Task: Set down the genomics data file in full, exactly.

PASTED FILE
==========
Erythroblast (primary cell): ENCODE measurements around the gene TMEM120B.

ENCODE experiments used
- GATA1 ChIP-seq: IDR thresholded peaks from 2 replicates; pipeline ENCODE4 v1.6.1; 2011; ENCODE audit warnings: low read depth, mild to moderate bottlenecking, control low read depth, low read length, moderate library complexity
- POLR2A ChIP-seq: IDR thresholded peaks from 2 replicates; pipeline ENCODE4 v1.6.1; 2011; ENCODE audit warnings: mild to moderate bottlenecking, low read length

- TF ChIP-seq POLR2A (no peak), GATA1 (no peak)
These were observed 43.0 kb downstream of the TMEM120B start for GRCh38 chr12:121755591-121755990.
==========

Erythroblast (primary cell): ENCODE measurements around the gene TMEM120B.

ENCODE experiments used
- GATA1 ChIP-seq: IDR thresholded peaks from 2 replicates; pipeline ENCODE4 v1.6.1; 2011; ENCODE audit warnings: low read depth, mild to moderate bottlenecking, control low read depth, low read length, moderate library complexity
- POLR2A ChIP-seq: IDR thresholded peaks from 2 replicates; pipeline ENCODE4 v1.6.1; 2011; ENCODE audit warnings: mild to moderate bottlenecking, low read length

- TF ChIP-seq POLR2A (no peak), GATA1 (no peak)
These were observed 43.0 kb downstream of the TMEM120B start for GRCh38 chr12:121755591-121755990.